There are several signs that your child may need braces, including crooked teeth, teeth that are overcrowded or overlapping, or teeth that don’t fit together properly (also known as malocclusion, or an overbite or underbite). If your child does need braces, your dentist is usually the first person to notice, and that can happen anytime between the ages of 6 and 10, as the child’s permanent begin coming in. Your dentist or orthodontist can help you decide what type of orthodontic appliance would be best for your child.
TYPE OF BRACES AVAILABLE FOR CHILDREN
There are several different types of orthodontic appliances available for children, all of which are designed to correct alignment problems with teeth. Not only do braces give your little one a straighter, more attractive smile, but they also alleviate the pain and discomfort that often occurs with crooked or misaligned teeth.
Traditional braces consist of metal brackets that attach to the teeth and are connected by wire and rubber bands. Your dentist or orthodontist will tighten the wires periodically, as your child’s teeth slowly begin to move over a period of time. Although metal braces are the traditional choice, you can also choose clear or ceramic brackets, which make the braces less noticeable.
Your dentist or orthodontist may also recommend headgear that your child must wear at night. These appliances attach to the back teeth and provide a stronger means of moving teeth into straighter positions.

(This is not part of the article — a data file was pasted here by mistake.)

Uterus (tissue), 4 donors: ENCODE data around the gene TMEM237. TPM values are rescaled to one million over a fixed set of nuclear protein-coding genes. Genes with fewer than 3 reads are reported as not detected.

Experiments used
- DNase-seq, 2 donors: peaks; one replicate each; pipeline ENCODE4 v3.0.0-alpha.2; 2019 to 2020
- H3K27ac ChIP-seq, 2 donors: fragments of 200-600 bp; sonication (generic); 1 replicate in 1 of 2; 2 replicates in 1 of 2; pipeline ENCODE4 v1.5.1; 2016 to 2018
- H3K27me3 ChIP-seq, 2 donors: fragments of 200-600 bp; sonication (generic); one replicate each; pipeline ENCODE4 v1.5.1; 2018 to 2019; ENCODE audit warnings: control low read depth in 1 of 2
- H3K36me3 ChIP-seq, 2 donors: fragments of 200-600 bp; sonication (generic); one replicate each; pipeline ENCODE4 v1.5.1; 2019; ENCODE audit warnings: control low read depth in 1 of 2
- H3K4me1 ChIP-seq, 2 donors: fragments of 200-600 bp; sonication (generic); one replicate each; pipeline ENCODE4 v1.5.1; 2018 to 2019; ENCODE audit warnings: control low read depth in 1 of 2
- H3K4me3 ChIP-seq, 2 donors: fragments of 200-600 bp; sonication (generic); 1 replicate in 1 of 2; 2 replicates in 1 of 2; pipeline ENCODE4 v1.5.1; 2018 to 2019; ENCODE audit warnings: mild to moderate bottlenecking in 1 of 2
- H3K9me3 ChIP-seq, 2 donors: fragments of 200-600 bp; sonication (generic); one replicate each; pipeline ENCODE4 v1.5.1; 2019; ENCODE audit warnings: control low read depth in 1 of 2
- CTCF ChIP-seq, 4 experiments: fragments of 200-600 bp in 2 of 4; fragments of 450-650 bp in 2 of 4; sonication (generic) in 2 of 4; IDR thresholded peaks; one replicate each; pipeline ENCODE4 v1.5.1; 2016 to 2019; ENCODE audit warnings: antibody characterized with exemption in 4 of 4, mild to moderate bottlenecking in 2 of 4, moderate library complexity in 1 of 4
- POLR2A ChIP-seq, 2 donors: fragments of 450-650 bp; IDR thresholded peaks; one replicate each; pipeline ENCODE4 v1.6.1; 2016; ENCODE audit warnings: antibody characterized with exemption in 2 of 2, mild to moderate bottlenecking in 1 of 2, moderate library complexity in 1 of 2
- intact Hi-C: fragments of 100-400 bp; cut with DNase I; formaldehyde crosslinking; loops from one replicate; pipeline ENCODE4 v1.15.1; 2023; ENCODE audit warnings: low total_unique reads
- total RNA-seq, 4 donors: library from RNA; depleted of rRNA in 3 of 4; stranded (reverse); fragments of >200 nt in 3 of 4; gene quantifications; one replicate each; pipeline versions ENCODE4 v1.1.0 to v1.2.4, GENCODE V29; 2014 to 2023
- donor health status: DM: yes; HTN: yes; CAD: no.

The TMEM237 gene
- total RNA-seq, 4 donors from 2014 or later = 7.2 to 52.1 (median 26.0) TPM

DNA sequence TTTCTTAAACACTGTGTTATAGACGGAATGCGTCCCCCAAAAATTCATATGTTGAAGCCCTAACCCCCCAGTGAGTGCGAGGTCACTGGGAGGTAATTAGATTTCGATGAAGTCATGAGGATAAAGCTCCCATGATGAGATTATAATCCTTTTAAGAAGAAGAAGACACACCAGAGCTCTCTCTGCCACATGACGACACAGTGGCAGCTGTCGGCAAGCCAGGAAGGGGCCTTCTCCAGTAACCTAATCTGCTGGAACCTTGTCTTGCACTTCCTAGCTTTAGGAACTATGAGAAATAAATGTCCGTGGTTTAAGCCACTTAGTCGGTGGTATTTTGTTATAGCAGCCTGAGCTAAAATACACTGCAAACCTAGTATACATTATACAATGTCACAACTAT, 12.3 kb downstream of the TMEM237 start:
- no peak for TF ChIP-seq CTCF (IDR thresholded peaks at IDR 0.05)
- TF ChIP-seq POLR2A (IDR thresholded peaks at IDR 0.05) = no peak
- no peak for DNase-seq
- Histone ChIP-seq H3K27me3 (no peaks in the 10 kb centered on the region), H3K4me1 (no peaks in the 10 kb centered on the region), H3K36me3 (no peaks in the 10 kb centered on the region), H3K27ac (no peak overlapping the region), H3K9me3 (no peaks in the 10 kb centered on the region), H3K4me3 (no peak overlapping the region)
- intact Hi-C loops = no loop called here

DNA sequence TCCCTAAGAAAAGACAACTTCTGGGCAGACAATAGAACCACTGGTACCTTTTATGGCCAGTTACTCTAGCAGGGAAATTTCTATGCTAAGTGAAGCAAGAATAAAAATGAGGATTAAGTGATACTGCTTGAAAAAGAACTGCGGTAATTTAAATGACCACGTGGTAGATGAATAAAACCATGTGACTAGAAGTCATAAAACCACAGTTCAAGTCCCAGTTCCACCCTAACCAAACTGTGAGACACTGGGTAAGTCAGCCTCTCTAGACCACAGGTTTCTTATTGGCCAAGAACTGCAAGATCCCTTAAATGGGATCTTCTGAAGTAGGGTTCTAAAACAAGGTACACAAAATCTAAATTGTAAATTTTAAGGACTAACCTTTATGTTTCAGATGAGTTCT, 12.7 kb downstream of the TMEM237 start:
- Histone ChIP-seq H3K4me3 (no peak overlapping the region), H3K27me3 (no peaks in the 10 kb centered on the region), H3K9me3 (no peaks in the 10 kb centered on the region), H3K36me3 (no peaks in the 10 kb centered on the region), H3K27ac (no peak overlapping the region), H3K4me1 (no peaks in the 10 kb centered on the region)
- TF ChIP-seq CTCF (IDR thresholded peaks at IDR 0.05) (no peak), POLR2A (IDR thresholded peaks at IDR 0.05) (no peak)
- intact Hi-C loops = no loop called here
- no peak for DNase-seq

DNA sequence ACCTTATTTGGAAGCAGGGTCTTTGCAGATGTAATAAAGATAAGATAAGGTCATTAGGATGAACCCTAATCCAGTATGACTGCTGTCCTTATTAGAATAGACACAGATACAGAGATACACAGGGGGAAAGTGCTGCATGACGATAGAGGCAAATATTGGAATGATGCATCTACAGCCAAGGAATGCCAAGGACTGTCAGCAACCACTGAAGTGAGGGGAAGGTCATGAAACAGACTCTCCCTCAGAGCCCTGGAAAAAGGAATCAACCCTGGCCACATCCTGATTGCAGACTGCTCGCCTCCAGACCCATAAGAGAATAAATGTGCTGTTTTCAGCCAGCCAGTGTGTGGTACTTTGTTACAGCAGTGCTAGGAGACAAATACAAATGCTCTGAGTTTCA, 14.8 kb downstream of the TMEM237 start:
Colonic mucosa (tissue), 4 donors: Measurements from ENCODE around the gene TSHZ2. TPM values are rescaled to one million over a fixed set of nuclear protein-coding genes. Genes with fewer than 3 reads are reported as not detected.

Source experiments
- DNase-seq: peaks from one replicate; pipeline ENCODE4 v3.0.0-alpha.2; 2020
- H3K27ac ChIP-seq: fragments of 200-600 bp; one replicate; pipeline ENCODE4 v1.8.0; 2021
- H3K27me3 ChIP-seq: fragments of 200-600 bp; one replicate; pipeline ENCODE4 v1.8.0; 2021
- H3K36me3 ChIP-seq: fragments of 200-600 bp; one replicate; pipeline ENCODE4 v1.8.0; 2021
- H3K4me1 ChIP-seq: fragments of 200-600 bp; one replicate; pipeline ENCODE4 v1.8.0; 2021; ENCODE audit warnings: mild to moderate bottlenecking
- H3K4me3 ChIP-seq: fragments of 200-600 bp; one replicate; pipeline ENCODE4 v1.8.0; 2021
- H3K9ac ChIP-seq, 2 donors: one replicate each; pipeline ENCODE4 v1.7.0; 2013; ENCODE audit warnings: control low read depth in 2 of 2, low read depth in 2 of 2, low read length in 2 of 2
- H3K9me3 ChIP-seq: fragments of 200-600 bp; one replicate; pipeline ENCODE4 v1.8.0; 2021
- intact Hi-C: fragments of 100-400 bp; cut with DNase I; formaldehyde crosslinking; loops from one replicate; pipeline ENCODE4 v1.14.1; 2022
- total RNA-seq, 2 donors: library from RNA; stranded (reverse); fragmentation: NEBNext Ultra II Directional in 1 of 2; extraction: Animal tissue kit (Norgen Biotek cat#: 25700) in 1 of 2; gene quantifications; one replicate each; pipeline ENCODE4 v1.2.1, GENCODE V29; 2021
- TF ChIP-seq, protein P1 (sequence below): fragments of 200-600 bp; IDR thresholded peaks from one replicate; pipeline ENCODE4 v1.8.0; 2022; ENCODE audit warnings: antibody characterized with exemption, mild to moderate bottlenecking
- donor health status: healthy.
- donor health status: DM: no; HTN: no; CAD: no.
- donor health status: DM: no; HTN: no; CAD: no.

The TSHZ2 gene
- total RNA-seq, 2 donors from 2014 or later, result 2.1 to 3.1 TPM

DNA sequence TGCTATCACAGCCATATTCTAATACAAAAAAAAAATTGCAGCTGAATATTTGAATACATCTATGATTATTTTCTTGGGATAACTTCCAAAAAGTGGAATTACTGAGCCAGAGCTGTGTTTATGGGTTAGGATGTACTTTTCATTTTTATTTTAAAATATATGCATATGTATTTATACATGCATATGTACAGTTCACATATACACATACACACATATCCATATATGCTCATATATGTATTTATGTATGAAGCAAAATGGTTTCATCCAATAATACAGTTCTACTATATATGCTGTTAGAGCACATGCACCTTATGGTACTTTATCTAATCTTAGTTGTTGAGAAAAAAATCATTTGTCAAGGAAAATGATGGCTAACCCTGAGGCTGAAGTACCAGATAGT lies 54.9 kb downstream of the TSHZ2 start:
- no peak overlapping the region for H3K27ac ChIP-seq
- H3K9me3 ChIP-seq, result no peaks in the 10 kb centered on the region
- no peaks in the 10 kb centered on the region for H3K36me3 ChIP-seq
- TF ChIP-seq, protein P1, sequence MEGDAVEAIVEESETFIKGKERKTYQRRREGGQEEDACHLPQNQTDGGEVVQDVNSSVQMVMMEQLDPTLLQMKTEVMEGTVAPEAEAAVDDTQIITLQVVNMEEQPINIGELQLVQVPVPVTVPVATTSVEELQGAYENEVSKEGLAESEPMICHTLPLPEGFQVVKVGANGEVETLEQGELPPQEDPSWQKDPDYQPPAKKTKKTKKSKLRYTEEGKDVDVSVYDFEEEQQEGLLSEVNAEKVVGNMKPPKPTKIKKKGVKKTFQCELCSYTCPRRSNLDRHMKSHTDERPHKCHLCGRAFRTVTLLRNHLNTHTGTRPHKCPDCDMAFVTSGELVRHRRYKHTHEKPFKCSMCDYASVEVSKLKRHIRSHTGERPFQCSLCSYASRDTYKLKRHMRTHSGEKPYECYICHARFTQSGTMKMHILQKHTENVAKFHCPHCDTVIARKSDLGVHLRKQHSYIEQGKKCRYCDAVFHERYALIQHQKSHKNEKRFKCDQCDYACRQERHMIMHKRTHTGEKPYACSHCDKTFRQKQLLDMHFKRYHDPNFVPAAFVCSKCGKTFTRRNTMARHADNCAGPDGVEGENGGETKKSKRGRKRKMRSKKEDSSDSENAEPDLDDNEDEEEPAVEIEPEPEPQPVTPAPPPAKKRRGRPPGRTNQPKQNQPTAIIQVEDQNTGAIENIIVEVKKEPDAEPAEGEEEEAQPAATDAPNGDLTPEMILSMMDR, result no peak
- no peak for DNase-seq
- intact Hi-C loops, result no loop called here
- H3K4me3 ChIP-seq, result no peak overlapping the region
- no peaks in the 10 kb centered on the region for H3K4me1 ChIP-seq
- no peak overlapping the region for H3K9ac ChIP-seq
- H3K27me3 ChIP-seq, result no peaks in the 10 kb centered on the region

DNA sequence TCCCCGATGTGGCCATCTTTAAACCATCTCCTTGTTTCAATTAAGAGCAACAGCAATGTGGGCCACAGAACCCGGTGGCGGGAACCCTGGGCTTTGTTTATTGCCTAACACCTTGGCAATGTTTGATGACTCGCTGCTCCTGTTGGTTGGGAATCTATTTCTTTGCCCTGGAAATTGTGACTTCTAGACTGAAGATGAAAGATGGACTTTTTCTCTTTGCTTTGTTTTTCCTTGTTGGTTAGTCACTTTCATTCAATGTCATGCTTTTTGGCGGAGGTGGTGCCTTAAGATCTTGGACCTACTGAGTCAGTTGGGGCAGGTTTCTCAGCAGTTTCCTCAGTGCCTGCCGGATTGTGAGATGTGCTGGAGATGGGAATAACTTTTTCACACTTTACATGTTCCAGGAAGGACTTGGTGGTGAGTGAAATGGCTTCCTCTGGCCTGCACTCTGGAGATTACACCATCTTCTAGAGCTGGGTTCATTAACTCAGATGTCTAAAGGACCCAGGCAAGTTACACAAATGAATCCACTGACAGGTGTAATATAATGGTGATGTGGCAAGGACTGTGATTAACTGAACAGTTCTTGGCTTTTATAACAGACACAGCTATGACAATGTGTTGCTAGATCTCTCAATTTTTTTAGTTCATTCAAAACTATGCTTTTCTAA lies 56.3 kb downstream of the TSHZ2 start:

Over the past several years, plastic aligner trays have become a popular option to straighten teeth, primarily because they’re clear and virtually invisible. These trays are removable for eating meals and cleaning teeth, but your child needs to wear them at least 23 hours each day in order for the trays to be effective. Aligner trays are considered to be more comfortable than traditional braces and they do make it easier to keep teeth clean, but they may not be right for every child.
Although the amount of time necessary to straighten teeth varies greatly depending on the child, you can expect that it will typically require about 2 years. At the end of that time, your child may need to wear a retainer for a certain amount of time. These appliances are custom-made devices made of hard plastic and metal wires that are intended to prevent teeth from moving back to their original positions.
Whatever method you and your dentist or orthodontist decide is best for your child, one thing is certain: your little one will benefit in the long run from teeth-straightening devices. And if you start early enough, your child will be able to enjoy his or her teenage years with a straighter smile that’s free from braces!
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